(Photo: The U.S. Army / Flickr)
The Obama administration signaled the end of an era this week as the last combat troops left Iraq, but insurgents apparently did not get the message. A wave of attacks targeting Iraqi security operations left at least 51 dead and dozens wounded on Wednesday, just one day after the White House continued to congratulate itself for reducing the US presence to 50,000 "noncombat" troops.
Last week's initial announcement of the withdrawal lined up with President Obama's August 31 deadline for ending the combat mission in Iraq, but military officials moved quickly to clarify that the war is not yet over before the insurgents could beat them to the point.
"I don't think anybody declared the end of the war as far as I know," Pentagon spokesman Geoff Morrell said last week. "There's still fighting ahead."
Obama is expected to choose careful words next Tuesday when he addresses troops and the nation at Fort Bliss in Texas. The speech, followed by a prime-time Oval Office address, will take credit for shifting the US role in Iraq away from engaging in open combat and toward assisting Iraqi forces in reining in control of the country.
Iraqi security forces are obviously incapable of preventing attacks, with the most recent attacks killing dozens of cops and two Iraqi soldiers in cities across the country. So, who will be assisting them in fighting the terrorists?
The job has fallen on 50,000 remaining troops and the civilian State Department, flanked by 7,000 private military contractors, despite recent reports that contractors - some of them notoriously trigger-happy guns for hire - are chronically mismanaged and linked to $8.7 billion in reconstruction funding that is currently unaccounted for.
"After September 1st, the United States will have a different mission, one of advising and assisting Iraqi security forces, joining the Iraqis in targeted counterterrorism operations and protecting U.S. troops and civilians who remain in Iraq," White House Press Secretary Bill Burton told the press the day before the string of deadly attacks.
This mission involves facing terrorist attacks, roadside bombs and accompanying Iraqi troops on dangerous counterterrorism missions - essentially combat, but it's just not classified as such, according to report in the Navy Times.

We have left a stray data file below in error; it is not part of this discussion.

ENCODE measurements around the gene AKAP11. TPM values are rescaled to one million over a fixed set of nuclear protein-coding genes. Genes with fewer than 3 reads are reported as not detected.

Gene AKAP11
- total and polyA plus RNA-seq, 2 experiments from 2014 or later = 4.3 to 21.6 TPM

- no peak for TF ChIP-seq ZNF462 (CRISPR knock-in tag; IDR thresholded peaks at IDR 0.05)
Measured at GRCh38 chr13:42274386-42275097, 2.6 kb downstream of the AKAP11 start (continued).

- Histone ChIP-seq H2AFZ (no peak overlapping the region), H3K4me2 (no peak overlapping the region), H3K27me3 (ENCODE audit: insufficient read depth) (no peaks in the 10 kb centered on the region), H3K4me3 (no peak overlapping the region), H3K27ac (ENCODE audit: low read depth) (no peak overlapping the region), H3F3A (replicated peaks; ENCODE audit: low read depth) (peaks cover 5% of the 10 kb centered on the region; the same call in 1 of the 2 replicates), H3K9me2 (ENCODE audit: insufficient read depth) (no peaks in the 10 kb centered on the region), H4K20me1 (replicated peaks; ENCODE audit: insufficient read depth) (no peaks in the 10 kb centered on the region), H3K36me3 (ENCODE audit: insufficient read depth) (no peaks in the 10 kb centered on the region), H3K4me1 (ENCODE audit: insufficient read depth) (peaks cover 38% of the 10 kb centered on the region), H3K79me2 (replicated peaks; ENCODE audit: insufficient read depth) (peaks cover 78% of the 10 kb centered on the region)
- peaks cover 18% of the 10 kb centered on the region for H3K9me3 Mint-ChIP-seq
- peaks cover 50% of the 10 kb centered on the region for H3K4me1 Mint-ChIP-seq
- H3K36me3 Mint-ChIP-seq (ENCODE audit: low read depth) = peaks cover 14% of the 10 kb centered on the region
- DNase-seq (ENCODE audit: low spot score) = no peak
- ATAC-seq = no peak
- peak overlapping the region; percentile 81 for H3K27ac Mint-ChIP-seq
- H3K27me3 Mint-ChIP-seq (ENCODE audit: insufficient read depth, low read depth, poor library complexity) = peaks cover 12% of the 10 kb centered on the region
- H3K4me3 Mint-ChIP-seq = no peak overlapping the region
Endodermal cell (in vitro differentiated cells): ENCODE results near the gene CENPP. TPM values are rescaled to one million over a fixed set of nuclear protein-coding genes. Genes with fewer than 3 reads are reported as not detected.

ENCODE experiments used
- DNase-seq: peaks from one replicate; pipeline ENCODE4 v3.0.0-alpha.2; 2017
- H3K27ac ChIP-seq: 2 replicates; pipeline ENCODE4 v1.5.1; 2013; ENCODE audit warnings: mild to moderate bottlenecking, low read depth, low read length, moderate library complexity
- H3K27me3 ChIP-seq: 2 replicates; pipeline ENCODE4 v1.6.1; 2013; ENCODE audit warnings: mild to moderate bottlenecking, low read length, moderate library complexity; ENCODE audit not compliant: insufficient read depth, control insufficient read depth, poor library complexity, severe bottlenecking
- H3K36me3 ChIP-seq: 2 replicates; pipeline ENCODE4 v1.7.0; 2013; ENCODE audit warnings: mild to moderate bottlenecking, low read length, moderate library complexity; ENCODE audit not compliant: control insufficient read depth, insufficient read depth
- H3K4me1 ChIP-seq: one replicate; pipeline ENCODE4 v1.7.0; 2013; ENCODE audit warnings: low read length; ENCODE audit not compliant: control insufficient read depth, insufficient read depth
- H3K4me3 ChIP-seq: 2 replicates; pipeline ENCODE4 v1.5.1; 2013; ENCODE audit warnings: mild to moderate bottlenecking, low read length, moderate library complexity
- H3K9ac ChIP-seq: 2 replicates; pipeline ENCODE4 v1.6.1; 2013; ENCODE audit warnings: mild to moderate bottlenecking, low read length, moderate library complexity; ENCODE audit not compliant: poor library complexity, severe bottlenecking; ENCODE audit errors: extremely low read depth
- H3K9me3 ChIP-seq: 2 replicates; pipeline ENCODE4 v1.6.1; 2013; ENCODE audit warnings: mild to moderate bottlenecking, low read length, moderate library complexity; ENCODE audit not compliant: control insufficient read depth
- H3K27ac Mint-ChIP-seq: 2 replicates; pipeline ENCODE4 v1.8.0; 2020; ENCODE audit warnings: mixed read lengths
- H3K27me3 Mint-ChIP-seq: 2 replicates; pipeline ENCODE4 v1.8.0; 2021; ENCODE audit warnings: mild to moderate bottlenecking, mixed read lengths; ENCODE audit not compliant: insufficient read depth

Some members of Congress, already frustrated by the billions of taxpayers dollars spent on the war, aren't buying the White House lines.
"A war based on lies continues to be a war based on lies," said Congressman Dennis Kucinich (D-Ohio) after the announcement. "Today, we have a war that is not a war, with combat troops who are not combat troops. In 2003, President Bush said 'Mission Accomplished'. In 2010, the White House says combat operations are over in Iraq, but will leave 50,000 troops, many of whom will inevitably be involved in combat-related activities.
Kucinich went on to reference a statement recently made by leading Iraqi military commander Gen. Babaker Shawkat Zebari, who said Iraqi security forces won't be able to stand on their own for at least a decade.
Anthony Cordesman, a military expert with the Center for Strategic and International Studies, also criticized the Obama administration for misleading both Americans and Iraqis, calling the August 18 announcement "just as wrong and irresponsible as the one given by President Bush."
"The Iraq War is not over and it is not 'won,'" Cordesman wrote. "In fact, it is at as critical a stage as at any time since 2003 ... everything now depends on a successful transition to an effective and unified Iraqi government, and Iraqi security forces that can bring both security and stability to the average Iraqi. The creation of such an 'end state' will take a minimum of another five years, and probably ten."
For leaders like Kucinich, however, the conflict has gone on long enough. "I object to spending billions of dollars to maintain a charade in Iraq while our own economy is failing and over 15 million Americans are out of work," Kucinich said. "I object to keeping any level troops in Iraq to maintain a war based on lies."